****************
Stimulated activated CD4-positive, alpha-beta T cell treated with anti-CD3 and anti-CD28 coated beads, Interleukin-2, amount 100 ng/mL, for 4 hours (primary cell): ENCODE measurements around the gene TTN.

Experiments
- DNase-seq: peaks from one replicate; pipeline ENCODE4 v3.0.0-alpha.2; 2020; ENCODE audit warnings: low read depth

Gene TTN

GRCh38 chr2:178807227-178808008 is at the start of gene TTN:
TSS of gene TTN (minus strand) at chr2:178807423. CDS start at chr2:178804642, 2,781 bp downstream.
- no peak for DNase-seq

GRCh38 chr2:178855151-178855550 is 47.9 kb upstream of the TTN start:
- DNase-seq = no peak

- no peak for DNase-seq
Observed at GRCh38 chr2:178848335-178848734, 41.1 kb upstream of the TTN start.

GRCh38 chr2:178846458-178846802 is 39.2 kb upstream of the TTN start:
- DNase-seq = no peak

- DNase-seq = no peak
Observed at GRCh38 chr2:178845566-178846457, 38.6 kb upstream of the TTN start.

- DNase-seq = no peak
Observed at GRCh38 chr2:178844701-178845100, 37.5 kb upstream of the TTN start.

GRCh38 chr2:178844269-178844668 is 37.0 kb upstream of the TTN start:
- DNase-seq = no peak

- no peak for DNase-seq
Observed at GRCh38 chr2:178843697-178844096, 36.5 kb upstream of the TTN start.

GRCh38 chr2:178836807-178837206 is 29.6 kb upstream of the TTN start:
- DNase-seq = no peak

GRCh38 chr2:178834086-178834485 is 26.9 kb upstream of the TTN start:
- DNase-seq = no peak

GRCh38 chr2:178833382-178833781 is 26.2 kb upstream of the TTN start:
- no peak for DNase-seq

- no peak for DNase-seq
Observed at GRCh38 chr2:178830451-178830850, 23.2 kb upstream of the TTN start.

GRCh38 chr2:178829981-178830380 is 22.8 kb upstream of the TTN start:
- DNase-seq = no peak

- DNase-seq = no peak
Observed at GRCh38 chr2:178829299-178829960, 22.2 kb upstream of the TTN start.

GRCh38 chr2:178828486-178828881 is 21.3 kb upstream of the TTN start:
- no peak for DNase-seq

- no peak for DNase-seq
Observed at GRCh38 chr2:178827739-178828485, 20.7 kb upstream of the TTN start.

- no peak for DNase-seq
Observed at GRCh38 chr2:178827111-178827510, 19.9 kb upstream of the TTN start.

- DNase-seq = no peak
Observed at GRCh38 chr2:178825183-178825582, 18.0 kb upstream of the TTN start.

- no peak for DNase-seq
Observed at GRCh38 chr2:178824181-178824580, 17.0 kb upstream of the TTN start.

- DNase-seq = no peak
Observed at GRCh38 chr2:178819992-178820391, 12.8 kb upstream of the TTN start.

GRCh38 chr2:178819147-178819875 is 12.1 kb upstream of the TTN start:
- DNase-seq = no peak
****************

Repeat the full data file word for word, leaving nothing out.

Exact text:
Stimulated activated CD4-positive, alpha-beta T cell treated with anti-CD3 and anti-CD28 coated beads, Interleukin-2, amount 100 ng/mL, for 4 hours (primary cell): ENCODE measurements around the gene TTN.

Experiments
- DNase-seq: peaks from one replicate; pipeline ENCODE4 v3.0.0-alpha.2; 2020; ENCODE audit warnings: low read depth

Gene TTN

GRCh38 chr2:178807227-178808008 is at the start of gene TTN:
TSS of gene TTN (minus strand) at chr2:178807423. CDS start at chr2:178804642, 2,781 bp downstream.
- no peak for DNase-seq

GRCh38 chr2:178855151-178855550 is 47.9 kb upstream of the TTN start:
- DNase-seq = no peak

- no peak for DNase-seq
Observed at GRCh38 chr2:178848335-178848734, 41.1 kb upstream of the TTN start.

GRCh38 chr2:178846458-178846802 is 39.2 kb upstream of the TTN start:
- DNase-seq = no peak

- DNase-seq = no peak
Observed at GRCh38 chr2:178845566-178846457, 38.6 kb upstream of the TTN start.

- DNase-seq = no peak
Observed at GRCh38 chr2:178844701-178845100, 37.5 kb upstream of the TTN start.

GRCh38 chr2:178844269-178844668 is 37.0 kb upstream of the TTN start:
- DNase-seq = no peak

- no peak for DNase-seq
Observed at GRCh38 chr2:178843697-178844096, 36.5 kb upstream of the TTN start.

GRCh38 chr2:178836807-178837206 is 29.6 kb upstream of the TTN start:
- DNase-seq = no peak

GRCh38 chr2:178834086-178834485 is 26.9 kb upstream of the TTN start:
- DNase-seq = no peak

GRCh38 chr2:178833382-178833781 is 26.2 kb upstream of the TTN start:
- no peak for DNase-seq

- no peak for DNase-seq
Observed at GRCh38 chr2:178830451-178830850, 23.2 kb upstream of the TTN start.

GRCh38 chr2:178829981-178830380 is 22.8 kb upstream of the TTN start:
- DNase-seq = no peak

- DNase-seq = no peak
Observed at GRCh38 chr2:178829299-178829960, 22.2 kb upstream of the TTN start.

GRCh38 chr2:178828486-178828881 is 21.3 kb upstream of the TTN start:
- no peak for DNase-seq

- no peak for DNase-seq
Observed at GRCh38 chr2:178827739-178828485, 20.7 kb upstream of the TTN start.

- no peak for DNase-seq
Observed at GRCh38 chr2:178827111-178827510, 19.9 kb upstream of the TTN start.

- DNase-seq = no peak
Observed at GRCh38 chr2:178825183-178825582, 18.0 kb upstream of the TTN start.

- no peak for DNase-seq
Observed at GRCh38 chr2:178824181-178824580, 17.0 kb upstream of the TTN start.

- DNase-seq = no peak
Observed at GRCh38 chr2:178819992-178820391, 12.8 kb upstream of the TTN start.

GRCh38 chr2:178819147-178819875 is 12.1 kb upstream of the TTN start:
- DNase-seq = no peak